How to Make an Archery Heat Box for Stave Seasoning and Epoxy Curing

If you’re an archery hobbyist, you’ve no doubt considered taking your bow making to the next level. Basic single stave bows are fun to make for awhile, but more complicated bows offer a greater satisfaction, as well as greater durability, stronger draw weights, and more design option.

When creating a bow involving more than one layer, you’ll need to use an epoxy, or glue of some sort. To do this correctly, you’ll need a heat box to dry the glue at a high temperature. In addition, if you use limbs to make your bows, you could find yourself in need of a good seasoning box. A heat bow will allow you to season green wood faster than it would by sitting it in a corner for six months.

If you want to construct a permanent heat box for your archery shop, this tutorial is for you. Below are instructions on how to create a cheap, durable, multi-use heat box for archery bow curing and stave seasoning.

Items Needed:

Large sheet of plywood

Saw (Table Saw preferable)

Metal Corner Brackets

Screws

2 x 4 wood planks

Light System*

Foil insulation

Heat Resistant Caulking

(4) Hinges

Temperature probe

Step 1: The goal for any heat box is to be large enough for your maximum project size, to be air tight, and durable. For this project, we are going to use plywood as the wood of choice, as it is cheap. If you have a great deal of other wood available, however, it will work also.

You need to make a box that is about 70″ long, 12″ high, and 12″ wide (more so if you want to heat multiple staves at once).

Take the plywood and cut out four rectangles that are 70-inches long and 12-inches wide. Now, cut out two squares that are 12″ x 12″.

Step 2: The boards will be screwed together to make a rough box. The easiest way to do this is with metal corner brackets. These are cheap, and are simply metal brackets that have holes for screws to go through.

Lay one of the large boards on it’s side, and a small board at one end. Use a corner bracket to screw it together. If you can’t visualize this, look at the diagram to the left. Repeat this process with the other side so that you have a rectangle.

You will need to permanently attach the bottom, simply set the long board on top of the rectangle and screw it down. Now, flip the box over and prepare to put the lid on.

Step 3: Screw the four hinges into one of the long sides of the last loose board. Space them evenly, and screw them down tightly. Once it is finished, set the lid on top of the box and simply screw the hinges onto the box, so that the lid is securely attached.

Step 4: The box itself is now done. You should be able to lift the lid, and move the box around without it feeling flimsy. Now it’s time to seal the edges to ensure the heat stays trapped.

Make sure your caulking is meant for heat, as you don’t want to risk it catching fire when exposed to higher heat temperatures. Load the caulking into a caulking gun if it is a tube, or simply squeeze it if its a bottle. Use it along the outside edges of the box only, so that it is not exposed to too much heat. Run it over all the edges so that they are completely filled.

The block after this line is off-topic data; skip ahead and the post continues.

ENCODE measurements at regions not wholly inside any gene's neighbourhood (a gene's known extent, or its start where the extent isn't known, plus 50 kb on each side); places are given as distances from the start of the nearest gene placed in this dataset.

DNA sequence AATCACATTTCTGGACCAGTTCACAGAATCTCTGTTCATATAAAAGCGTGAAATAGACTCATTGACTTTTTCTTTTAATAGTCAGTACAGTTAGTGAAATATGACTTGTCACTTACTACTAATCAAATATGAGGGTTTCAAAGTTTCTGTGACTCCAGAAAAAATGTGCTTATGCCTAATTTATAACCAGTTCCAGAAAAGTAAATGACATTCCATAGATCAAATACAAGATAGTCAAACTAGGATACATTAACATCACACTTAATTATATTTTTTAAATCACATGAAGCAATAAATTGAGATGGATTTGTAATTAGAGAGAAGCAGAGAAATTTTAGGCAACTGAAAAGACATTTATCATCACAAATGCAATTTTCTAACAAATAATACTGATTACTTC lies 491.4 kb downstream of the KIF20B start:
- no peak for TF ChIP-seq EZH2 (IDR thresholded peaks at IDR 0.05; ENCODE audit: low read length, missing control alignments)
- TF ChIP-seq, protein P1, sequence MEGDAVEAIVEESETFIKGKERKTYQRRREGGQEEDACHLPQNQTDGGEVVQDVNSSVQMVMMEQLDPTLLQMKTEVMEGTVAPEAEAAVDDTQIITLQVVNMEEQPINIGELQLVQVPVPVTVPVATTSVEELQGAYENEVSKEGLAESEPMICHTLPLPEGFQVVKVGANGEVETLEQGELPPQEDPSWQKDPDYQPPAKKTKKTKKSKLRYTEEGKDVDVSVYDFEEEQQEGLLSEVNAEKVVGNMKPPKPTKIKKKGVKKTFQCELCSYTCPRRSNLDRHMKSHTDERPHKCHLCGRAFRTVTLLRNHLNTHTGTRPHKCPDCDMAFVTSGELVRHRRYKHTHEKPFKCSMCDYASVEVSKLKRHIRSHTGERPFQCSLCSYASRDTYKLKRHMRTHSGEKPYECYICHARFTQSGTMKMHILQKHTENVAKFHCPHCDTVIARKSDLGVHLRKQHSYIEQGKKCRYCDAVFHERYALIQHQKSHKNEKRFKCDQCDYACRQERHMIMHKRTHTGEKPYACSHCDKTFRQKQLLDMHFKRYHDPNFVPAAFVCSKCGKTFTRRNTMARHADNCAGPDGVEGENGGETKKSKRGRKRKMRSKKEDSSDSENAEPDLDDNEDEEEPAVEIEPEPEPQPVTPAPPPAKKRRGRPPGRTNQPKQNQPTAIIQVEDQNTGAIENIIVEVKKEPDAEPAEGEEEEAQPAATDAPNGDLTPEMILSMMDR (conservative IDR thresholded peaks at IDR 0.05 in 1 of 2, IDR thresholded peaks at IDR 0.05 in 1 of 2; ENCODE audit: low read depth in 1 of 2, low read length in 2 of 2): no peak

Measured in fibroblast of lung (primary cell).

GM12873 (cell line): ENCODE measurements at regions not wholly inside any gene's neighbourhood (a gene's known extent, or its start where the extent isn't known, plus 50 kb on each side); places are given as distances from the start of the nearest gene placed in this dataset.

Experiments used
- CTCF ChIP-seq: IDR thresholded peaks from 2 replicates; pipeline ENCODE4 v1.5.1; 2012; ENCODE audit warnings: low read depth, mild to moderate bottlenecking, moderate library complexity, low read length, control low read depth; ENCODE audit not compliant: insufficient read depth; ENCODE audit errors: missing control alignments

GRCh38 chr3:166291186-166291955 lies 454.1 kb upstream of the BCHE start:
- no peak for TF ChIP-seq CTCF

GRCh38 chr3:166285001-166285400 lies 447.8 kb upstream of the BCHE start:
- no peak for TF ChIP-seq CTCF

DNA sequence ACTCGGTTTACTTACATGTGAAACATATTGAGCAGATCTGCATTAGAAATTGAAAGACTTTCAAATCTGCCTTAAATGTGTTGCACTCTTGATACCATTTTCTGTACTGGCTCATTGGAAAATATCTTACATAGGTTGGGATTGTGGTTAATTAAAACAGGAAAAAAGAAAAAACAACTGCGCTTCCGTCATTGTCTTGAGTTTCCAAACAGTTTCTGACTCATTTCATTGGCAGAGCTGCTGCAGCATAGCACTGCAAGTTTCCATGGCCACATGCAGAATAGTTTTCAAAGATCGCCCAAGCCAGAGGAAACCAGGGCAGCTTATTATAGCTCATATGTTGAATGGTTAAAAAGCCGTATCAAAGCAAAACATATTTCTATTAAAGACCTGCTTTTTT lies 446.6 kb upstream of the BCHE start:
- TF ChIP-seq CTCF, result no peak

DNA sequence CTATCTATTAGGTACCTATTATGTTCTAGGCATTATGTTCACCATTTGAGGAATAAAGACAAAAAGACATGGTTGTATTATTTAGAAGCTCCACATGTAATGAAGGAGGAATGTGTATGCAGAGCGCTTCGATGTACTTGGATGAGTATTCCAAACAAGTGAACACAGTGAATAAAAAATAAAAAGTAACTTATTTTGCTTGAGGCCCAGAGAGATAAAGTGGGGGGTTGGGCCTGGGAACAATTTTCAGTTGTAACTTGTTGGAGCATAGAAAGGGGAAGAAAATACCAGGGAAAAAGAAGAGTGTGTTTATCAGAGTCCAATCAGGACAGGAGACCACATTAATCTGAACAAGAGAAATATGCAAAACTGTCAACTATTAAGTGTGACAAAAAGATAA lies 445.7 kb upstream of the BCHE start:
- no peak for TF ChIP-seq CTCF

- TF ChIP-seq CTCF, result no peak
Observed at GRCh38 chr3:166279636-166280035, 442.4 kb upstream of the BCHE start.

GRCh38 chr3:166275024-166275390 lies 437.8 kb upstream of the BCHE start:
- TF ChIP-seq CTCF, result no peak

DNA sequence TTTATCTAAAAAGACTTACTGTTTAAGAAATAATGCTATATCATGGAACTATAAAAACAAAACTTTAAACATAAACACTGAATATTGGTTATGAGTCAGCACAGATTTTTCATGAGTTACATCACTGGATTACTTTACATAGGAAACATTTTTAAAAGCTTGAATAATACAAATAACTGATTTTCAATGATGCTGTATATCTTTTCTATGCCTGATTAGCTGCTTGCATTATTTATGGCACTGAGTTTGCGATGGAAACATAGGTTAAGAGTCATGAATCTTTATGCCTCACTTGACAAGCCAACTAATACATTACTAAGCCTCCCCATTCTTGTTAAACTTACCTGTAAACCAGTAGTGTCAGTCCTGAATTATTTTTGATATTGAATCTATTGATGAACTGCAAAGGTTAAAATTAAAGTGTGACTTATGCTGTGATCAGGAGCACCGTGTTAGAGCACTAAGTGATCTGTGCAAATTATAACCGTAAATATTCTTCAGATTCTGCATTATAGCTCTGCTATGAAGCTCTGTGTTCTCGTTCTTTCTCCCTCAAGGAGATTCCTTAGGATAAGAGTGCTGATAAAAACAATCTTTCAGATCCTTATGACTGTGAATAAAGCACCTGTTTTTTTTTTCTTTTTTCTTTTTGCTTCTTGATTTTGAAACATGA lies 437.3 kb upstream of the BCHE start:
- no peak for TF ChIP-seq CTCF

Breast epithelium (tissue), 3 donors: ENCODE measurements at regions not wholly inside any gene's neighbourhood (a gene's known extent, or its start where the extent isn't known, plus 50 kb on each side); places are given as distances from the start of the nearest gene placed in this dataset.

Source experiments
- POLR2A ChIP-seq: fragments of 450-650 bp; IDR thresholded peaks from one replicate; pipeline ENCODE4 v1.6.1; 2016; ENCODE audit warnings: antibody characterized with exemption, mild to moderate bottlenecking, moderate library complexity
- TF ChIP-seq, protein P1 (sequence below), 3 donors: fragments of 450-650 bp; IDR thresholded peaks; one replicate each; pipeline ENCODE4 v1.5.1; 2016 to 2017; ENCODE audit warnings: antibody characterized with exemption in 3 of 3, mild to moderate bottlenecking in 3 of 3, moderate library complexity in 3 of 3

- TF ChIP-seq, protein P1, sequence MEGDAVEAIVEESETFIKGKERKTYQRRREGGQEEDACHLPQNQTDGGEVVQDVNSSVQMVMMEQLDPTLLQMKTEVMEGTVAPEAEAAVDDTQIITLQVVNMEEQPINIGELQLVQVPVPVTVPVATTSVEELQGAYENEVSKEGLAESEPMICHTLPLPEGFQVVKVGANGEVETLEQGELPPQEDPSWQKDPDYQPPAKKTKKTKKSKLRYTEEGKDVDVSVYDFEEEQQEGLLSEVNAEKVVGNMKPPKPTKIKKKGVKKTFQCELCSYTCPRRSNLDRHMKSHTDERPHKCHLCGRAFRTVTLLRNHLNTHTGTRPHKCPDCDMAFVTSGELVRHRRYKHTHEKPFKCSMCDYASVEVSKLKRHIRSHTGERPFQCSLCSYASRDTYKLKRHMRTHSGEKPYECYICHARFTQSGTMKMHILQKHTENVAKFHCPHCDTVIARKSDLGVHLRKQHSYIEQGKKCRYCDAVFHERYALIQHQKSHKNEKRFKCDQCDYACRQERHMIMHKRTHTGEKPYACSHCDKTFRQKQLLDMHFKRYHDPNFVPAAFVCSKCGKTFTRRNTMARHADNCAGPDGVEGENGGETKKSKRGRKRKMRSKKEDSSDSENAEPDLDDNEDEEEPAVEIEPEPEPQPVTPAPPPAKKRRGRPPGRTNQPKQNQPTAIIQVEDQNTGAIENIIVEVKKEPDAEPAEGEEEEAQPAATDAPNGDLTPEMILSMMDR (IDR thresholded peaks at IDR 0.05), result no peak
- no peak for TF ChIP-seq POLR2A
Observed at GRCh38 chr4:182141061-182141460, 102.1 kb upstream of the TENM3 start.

Next, put a drop over each screw. The screws should be in tight enough to keep the air in, but it never hurts to make sure.

Step 5: Now that the box is finished, you’ll need to create the light element, which will heat the box up. This is done by mounting light fixtures inside the box, on the sides, and plugging it into a wall. If you do not know how to do this on your own, seek an electrician or someone that understands how. This can be very dangerous if done incorrectly.

Step 6: Once you have the light system installed, simply make a small stand to rest your bows on – it should be just large enough to raise the bow to the same height as the bulbs for maximum heat exposure. Make sure it’s not close to a bulb, however, so that the wood doesn’t suffer any burns.

Step 7: Now place the thermometer end of your temperature probe inside the box, close the lid, and turn on the lights. Ideally, you want your box to be about 160 degrees Fahrenheit. If you find it gets to hot, you can either crack the lid, remove a light bulb, or, if you installed a dimmer switch, simply dim it to the appropriate level.

Optional: if you find that your box does not get hot enough, try placing insulating foil on the side of the box to help reflect the heat into the center of it and concentrate it. Insulation foil is cheap, and can be purchase at most hardware stores.

*If you do not already possess the knowledge of how to correctly wire the light strip, them please have someone with electrical knowledge to do it for you. This is not a small project – the lights will be plugged into an electrical outlet, and will have enough power to potentially fatally injure if wired incorrectly.

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